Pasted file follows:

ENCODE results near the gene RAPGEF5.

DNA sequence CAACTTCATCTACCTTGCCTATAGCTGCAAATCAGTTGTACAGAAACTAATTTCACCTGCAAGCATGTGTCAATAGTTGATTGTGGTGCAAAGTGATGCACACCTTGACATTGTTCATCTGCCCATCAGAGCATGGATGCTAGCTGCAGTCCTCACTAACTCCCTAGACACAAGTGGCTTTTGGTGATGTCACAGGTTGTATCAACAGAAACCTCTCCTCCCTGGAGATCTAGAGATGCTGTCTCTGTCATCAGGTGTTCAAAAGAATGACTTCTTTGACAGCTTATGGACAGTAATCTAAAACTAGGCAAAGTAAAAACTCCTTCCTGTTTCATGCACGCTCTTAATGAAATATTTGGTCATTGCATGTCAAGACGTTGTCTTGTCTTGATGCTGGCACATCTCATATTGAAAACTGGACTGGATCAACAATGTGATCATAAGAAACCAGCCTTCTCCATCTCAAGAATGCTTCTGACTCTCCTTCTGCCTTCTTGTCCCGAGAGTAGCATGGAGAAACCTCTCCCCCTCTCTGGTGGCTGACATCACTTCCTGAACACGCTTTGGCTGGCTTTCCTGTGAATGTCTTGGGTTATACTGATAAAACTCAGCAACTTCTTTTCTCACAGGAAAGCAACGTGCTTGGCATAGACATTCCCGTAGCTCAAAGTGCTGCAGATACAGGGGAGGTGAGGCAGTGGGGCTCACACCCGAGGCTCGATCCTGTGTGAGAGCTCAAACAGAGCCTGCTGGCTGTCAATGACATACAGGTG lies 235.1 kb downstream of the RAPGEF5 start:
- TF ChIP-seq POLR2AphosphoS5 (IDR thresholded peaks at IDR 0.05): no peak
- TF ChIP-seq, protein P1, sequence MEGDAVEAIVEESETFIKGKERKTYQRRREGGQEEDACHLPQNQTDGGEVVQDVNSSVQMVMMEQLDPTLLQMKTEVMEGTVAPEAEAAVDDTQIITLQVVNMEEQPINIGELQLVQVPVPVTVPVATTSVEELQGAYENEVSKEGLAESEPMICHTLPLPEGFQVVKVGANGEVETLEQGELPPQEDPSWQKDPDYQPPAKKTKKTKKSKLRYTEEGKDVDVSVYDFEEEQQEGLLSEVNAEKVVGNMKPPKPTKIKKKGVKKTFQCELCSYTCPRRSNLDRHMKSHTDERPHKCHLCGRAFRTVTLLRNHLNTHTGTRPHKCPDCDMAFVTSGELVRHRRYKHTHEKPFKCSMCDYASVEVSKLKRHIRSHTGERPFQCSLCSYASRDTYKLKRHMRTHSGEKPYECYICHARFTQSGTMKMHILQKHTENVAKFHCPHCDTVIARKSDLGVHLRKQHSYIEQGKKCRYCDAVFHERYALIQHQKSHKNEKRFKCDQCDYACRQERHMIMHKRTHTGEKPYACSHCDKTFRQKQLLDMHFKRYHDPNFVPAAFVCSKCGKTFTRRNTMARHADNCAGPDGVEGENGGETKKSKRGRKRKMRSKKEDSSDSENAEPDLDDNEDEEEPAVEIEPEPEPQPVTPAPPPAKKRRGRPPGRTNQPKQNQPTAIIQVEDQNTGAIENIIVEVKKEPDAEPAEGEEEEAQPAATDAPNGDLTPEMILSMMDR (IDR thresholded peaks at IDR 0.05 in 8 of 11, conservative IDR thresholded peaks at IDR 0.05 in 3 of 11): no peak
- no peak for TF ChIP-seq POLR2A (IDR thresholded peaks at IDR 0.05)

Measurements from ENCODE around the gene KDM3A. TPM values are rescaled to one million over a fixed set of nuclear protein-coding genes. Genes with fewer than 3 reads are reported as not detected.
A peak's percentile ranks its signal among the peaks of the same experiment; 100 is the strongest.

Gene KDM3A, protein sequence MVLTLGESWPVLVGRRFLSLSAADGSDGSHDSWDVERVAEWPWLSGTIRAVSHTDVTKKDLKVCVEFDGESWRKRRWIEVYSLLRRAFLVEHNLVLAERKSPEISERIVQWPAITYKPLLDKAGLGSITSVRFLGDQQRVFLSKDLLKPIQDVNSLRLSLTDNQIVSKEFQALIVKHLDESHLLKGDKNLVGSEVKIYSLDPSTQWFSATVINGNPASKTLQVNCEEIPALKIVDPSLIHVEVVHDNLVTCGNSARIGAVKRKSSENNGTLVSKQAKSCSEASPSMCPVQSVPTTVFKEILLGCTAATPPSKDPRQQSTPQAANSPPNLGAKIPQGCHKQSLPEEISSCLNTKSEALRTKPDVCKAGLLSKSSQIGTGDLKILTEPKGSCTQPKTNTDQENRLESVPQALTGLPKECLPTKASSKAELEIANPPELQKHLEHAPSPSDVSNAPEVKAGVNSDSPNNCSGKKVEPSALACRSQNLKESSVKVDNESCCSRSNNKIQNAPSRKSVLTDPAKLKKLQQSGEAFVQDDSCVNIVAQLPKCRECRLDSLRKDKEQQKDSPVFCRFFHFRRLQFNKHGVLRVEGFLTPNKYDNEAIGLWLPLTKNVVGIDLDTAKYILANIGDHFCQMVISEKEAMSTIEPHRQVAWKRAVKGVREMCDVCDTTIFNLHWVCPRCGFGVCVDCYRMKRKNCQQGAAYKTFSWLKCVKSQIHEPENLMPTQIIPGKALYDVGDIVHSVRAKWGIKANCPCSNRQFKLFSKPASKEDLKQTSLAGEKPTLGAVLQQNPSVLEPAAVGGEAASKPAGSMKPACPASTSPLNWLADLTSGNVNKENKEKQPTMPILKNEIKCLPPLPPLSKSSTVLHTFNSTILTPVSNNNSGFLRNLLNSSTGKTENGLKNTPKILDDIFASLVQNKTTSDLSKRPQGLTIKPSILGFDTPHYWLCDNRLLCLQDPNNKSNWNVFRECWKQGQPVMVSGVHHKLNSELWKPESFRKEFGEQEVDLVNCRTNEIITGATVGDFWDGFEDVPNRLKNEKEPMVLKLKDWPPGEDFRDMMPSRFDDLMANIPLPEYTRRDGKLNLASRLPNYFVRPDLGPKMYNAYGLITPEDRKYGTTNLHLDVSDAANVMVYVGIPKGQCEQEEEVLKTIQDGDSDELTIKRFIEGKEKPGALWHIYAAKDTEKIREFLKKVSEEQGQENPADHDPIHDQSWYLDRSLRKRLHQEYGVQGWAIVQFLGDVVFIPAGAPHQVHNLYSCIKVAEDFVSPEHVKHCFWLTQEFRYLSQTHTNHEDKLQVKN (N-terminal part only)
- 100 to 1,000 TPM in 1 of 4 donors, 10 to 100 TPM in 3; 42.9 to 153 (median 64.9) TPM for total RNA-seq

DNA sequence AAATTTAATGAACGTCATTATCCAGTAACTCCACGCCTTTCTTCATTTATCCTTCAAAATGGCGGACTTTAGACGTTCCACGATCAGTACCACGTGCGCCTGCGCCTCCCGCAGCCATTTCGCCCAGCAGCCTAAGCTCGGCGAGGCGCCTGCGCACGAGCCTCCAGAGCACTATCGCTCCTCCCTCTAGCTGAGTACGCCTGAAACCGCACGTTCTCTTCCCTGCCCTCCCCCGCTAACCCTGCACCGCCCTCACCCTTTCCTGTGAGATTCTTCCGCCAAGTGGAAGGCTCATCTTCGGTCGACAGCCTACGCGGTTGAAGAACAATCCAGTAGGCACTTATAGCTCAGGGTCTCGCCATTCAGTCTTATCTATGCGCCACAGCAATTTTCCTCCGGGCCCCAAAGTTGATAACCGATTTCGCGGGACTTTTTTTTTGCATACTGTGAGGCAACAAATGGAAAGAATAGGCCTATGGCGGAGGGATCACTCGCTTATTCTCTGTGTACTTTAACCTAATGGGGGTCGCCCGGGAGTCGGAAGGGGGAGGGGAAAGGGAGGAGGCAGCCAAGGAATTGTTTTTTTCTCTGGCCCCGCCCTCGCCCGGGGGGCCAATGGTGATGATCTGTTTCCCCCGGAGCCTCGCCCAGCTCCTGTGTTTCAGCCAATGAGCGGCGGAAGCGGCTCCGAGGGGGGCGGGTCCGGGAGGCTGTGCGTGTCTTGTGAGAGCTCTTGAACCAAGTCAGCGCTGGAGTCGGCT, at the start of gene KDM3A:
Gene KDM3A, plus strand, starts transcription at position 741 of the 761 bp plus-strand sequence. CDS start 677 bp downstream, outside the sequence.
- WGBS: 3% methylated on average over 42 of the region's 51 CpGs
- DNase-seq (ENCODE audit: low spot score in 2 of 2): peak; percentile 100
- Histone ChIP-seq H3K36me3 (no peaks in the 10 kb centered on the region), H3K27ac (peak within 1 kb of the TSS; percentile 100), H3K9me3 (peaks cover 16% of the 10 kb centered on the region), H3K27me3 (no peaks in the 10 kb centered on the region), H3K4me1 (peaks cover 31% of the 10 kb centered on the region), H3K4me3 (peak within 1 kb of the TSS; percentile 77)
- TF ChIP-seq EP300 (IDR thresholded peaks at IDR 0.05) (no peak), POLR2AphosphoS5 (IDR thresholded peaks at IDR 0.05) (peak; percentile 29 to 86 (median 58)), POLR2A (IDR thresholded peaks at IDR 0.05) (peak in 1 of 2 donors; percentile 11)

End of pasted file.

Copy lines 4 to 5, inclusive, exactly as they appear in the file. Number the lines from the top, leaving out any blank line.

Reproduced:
- TF ChIP-seq, protein P1, sequence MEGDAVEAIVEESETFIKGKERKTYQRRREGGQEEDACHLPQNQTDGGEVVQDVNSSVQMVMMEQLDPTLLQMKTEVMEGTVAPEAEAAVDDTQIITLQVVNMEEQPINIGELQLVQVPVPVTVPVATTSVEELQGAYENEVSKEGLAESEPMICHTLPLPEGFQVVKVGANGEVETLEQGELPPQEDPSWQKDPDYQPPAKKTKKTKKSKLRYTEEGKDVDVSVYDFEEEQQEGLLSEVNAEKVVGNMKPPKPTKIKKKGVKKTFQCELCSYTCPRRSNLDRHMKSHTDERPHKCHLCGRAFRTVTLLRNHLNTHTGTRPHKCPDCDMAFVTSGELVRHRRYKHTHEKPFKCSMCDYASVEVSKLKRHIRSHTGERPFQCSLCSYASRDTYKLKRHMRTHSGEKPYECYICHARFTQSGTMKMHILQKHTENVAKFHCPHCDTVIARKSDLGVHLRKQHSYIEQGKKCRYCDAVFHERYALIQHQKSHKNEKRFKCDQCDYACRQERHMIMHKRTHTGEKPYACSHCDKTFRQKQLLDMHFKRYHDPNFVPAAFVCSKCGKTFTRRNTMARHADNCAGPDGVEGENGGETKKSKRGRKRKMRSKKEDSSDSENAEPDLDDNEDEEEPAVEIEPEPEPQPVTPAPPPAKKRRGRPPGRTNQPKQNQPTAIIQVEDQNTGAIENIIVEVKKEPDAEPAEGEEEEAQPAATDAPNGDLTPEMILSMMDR (IDR thresholded peaks at IDR 0.05 in 8 of 11, conservative IDR thresholded peaks at IDR 0.05 in 3 of 11): no peak
- no peak for TF ChIP-seq POLR2A (IDR thresholded peaks at IDR 0.05)